Research has shown that men are often too embarrassed to seek medical advice when potential early warning signs show. Men are reluctant to access services because they are often concerned about the risks of doing so or the potential outcomes for their family or work. Early detection and early treatment are vital.
Men over 70 are less likely to present to their GP with worrisome cancer symptoms. Reasons for this included:-
(a) they don’t want to worry their partners or family members;
(b) often state that they are too busy to see their GP;
(c) fear around the diagnosis and having an intimate examination;
In general, men over 70 years are not good at discussing their health problems or potential harmful symptoms to friends and family.
One way in which you can detect cancer early is by staying up to date with National screening programmes such as the Bowel Cancel Screening Programme. Men should also be aware of certain symptoms which should be presented to a GP. These include:-
(a) persistent cough;
(b) unexplained weight loss;
(c) change in bowel habit;
(d) passing urine frequently;
(e) blood in your stool or urine;
(f) checking for lumps in your testicle and breast areas.
We want to make sure men of all ages across our Practices are seeking help and advice on symptoms that are worrying them. We want to assure you that you can speak to us in a safe and confidential environment. We are hear to help.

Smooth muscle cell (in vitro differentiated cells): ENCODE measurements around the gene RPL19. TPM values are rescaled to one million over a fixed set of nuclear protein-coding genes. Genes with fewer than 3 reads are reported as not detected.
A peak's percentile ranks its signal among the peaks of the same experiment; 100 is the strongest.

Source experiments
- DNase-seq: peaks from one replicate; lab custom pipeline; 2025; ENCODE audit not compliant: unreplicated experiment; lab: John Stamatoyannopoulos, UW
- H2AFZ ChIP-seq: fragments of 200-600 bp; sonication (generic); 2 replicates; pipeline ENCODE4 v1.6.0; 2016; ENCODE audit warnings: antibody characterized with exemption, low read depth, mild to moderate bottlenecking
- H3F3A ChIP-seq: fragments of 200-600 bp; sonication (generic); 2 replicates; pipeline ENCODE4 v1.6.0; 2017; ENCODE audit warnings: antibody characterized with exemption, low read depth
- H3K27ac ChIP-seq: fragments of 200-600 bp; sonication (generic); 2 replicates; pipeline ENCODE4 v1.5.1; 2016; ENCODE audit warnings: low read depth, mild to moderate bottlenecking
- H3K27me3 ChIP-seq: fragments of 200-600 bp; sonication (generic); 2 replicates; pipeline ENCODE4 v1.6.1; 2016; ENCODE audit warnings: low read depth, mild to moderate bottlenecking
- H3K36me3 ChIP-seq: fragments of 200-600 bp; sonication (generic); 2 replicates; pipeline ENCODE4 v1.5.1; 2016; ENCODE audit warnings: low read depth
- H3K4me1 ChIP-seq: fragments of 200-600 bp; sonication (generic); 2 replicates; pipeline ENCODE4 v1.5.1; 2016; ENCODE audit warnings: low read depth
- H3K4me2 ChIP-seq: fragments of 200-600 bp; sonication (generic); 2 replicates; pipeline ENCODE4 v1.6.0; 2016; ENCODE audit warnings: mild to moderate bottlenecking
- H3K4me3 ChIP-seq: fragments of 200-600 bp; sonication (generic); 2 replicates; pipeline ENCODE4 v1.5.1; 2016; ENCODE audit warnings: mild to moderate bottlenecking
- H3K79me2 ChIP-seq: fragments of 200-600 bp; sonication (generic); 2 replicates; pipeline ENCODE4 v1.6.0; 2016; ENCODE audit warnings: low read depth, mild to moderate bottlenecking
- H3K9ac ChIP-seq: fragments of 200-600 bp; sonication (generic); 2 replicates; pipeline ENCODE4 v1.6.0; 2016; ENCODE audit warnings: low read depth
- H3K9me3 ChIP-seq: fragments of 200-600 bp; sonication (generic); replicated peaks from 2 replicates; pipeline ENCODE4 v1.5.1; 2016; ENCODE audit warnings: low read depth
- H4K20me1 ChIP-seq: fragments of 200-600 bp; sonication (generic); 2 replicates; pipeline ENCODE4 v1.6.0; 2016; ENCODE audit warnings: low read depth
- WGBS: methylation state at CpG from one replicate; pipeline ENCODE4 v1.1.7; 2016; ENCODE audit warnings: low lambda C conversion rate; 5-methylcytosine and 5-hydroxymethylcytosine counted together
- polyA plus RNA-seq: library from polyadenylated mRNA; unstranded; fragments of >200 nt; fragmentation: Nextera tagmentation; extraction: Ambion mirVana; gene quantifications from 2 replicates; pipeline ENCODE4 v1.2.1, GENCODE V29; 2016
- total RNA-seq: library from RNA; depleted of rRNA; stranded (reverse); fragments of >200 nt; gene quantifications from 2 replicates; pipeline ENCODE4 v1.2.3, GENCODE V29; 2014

PROSTATE CANCER FACTS AND FIGURES.
Prostate cancer is the most commonly diagnosed cancer in the UK.
In the UK, about 1 in 8 men will get prostate cancer in their lifetime.
Prostate cancer mainly affects men over 50, and your risk increases with age. The risk is even higher for black men and men with a family history of prostate cancer.
Prostate cancer can develop when cells in the prostate gland start to grow in an uncontrolled way.
The prostate is a gland. It is usually the size and shape of a walnut and grows bigger as you get older. It sits underneath the bladder and surrounds the urethra, which is the tube that carries urine (wee) out of the body. The prostate's main job is to help make semen – the fluid that carries sperm.
Some prostate cancer grows too slowly to cause any problems or affect how long you live. Because of this, many men with prostate cancer will never need any treatment.
But some prostate cancer grows quickly and is more likely to spread. This is more likely to cause problems and needs treatment to stop it spreading.
Prostate cancer that’s contained inside the prostate (called localised prostate cancer or early prostate cancer) doesn’t usually cause any symptoms.